In his decision today, Judge Hudson took a number of controversial--defensible, for sure, but controversial--steps in concluding that the minimum coverage requirement exceeds Congress's enumerated powers. Among other things, he concluded that (1) the conduct regulated by ACA 1501(b) constitutes "inactivity," (2) Congress categorically lacks the authority to regulate inactivity, even when doing so is integral to the success of a broader scheme regulating interstate commerce, (3) the Necessary and Proper Clause does not augment Congress's commerce power, at least in this respect, and (4) whether federal legislation constitutes a "tax" or a regulation turns on Congress's intent (as expressed in various objective markers).
Lying beneath these specific doctrinal points, though, is a more basic, foundational one: that the federal government's arguments in support of the minimum coverage requirement "lack logical limitation." In other words, the federal government failed to convince Judge Hudson that there was any limiting principle in its interpretation of Congress's enumerated powers.
This is a serious problem for the United States--probably the single biggest problem it faces if it hopes to fare better in the courts of appeals as this litigation proceeds. As Virginia, the states in the Florida lawsuit, and every other plaintiff in the 20-odd other lawsuits challenging the ACA have argued, the government's understanding of the commerce power could effectively permit Congress to require Americans to purchase anything. The auto industry is in financial trouble? Require all Americans to purchase cars. The housing bubble is collapsing? Require all Americans to spend a certain amount per month for minimally adequate shelter. And so on. These sorts of provisions could easily be billed as "essential provisions" that are "integral to a broader regulatory scheme," which scheme plainly regulates interstate commerce (such as the automobile industry or the housing market).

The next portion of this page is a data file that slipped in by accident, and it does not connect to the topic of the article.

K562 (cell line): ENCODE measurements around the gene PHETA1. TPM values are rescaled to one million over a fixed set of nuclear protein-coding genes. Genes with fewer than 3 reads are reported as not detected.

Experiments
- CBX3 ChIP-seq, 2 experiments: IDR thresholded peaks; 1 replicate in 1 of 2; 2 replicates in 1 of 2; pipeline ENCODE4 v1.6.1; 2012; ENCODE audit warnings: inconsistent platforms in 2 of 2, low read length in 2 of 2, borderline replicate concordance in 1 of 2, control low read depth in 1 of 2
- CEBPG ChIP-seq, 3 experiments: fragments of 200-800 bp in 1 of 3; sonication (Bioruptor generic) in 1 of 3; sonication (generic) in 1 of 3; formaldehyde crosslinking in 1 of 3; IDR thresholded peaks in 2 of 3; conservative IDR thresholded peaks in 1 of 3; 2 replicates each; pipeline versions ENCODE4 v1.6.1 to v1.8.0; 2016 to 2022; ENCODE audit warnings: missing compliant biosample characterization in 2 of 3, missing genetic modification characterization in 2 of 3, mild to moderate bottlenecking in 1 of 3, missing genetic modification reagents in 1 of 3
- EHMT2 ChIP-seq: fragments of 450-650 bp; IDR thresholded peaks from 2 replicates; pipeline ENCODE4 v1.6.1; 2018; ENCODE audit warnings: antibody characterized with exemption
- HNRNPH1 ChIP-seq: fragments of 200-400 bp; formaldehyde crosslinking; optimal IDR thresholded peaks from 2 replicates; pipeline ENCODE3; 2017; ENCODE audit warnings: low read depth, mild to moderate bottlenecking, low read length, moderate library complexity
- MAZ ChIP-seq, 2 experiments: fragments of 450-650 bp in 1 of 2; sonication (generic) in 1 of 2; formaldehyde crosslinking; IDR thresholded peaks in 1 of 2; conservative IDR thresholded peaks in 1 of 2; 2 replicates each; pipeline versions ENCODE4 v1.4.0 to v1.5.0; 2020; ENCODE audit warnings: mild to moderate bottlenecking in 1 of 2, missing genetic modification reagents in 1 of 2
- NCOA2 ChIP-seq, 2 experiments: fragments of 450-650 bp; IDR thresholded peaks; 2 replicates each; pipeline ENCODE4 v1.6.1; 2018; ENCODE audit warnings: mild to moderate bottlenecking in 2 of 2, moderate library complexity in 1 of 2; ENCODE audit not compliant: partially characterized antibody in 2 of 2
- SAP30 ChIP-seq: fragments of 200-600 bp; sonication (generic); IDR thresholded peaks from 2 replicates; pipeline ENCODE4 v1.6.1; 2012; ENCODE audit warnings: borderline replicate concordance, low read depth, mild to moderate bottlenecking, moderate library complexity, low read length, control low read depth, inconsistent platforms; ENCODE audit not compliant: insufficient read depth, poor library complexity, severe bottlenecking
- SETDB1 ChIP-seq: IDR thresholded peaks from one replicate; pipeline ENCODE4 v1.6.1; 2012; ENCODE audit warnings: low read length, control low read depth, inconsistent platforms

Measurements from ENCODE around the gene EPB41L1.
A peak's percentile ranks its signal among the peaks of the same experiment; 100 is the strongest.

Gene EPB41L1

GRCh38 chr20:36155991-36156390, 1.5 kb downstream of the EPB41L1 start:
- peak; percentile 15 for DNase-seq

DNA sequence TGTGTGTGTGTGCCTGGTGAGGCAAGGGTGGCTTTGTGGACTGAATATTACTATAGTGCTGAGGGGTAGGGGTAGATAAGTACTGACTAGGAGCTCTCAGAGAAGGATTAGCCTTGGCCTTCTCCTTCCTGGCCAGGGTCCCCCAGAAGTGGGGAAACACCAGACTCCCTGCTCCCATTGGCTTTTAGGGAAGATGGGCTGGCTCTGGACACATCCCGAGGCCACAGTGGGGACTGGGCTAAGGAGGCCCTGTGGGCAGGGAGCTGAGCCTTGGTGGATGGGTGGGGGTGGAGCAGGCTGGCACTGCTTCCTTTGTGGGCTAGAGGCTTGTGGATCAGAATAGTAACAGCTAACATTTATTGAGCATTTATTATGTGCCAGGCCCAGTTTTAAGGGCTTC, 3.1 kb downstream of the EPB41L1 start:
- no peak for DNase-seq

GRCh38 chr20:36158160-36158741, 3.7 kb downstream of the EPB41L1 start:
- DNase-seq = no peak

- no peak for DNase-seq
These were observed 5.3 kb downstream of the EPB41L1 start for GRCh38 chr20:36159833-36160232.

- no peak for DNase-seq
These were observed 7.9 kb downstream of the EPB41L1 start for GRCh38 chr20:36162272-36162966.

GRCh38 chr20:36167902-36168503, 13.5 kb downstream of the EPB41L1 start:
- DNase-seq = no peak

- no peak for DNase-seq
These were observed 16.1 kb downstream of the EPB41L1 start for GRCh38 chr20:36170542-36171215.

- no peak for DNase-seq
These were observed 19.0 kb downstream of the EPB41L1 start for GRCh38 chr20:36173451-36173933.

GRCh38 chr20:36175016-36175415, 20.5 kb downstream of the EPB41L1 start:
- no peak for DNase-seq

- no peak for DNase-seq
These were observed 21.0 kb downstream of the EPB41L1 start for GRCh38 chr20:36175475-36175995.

Viscerally, most federal judges (not to mention, most lawyers and most Americans) believe that this cannot be right. Congress cannot have the authority, as a general rule, to mandate individuals to purchase goods or services from private vendors as a means of regulating the larger market in that good or service. This is simply not an acceptable understanding of the Commerce Clause, at least if the government is interested in five votes at the Supreme Court.
Thus, the key for the federal government, it seems to me, is to convince other judges (as it could not Judge Hudson) that the market for health insurance is unique--that the problems of adverse selection, and the fact that everyone will consume health care at some point, make the market for health insurance fundamentally different from any other context in which Congress might attempt to force individuals to purchase a good or service. This is the critical limiting principle that negates the states' claims of a slippery slope to unending federal purchasing mandates.
Can the federal government succeed in this respect? Who knows? But I think it is the essential pivot on which any United States victory in this litigation must turn.